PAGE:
Was reading this article on Investopedia.
Basically the argument put forth is that its much harder for a $350bn company to grow to $700bn, as compared to a $2bn company to grow to $4bn.
I remember reading an argument against investing in penny stocks for exactly the _opposite_ reason =). The opposite reasoning goes like this: Many people think that its much easier for a $0.30 stock to double to $0.60, than for a $30 stock to double to $60. In the former case you have a $0.30 gap while in the latter you have a $30 gap; obviously its easier to increase by $0.30 right? Think about that for a moment, should that be true? Why?
It might be helpful to note that in both cases you have 100% gain. If I give $1 to a small company as opposed to a larger company, is it more likely that the small company will be able to give me $2? No! If both companies have the same investment opportunities and have the ability to take advantage of them, then there is no reason why the initial stock price matters. What matters is only the % return, _not_ the price.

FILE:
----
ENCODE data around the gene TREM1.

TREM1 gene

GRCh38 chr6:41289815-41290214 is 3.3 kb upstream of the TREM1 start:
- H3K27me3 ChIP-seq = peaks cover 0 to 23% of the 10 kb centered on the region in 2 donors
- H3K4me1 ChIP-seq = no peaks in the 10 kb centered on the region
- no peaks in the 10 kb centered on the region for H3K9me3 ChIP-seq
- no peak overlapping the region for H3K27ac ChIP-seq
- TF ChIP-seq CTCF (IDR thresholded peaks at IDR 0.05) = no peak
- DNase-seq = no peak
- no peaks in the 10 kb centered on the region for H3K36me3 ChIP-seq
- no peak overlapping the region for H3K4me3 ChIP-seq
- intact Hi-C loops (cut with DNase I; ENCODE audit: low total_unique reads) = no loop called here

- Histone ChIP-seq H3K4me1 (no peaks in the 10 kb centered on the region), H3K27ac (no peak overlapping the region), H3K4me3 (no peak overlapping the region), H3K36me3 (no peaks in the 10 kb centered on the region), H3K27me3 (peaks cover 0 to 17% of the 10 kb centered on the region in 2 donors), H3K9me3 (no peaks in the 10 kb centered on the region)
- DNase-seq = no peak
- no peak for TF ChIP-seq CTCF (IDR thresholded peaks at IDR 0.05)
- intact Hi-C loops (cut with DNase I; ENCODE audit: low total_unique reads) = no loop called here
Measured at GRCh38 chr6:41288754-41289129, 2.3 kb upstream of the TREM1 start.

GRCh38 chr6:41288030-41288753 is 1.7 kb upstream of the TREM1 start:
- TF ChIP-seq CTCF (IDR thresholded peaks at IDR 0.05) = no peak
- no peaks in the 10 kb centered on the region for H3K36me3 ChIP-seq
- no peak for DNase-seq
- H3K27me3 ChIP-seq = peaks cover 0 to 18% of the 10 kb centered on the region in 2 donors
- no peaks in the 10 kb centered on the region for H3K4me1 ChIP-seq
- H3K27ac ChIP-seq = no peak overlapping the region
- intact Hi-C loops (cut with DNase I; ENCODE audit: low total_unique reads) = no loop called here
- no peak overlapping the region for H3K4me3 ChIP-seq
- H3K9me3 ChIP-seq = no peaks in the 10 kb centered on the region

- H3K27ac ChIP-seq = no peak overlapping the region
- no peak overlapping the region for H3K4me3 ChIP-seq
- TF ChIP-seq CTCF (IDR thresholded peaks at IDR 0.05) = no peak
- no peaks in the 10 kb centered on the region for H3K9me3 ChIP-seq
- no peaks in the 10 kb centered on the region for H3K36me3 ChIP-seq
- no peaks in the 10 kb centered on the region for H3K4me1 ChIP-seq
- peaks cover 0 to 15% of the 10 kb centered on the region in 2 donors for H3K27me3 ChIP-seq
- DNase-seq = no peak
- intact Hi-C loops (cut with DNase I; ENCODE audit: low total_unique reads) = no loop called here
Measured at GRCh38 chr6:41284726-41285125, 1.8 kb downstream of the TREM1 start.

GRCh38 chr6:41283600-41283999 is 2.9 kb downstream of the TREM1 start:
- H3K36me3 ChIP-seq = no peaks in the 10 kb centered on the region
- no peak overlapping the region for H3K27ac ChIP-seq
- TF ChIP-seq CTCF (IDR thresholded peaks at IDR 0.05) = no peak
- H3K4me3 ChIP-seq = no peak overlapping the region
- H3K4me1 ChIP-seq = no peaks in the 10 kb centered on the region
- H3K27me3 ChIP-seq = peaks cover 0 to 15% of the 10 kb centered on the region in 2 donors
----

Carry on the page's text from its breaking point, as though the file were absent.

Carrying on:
Infact, a $0.30 stock is probably worse off just because its small size may not allow it to fully realize the available opportunities. Coming back to the original article, that is probably true of a large-cap $350bn company. Operational inefficiencies of such a behemoth will likely hamper its ability to use its capital efficiently, hence the difficulty in achieving similar results as a smaller outfit.
The key point to note here is that size is not the true problem. Rather, its the ability of the company to invest its capital efficiently. You can very well have a large company that is efficiently run (though less likely, it'll be a gem). Just something to think about when you see statements as such those above.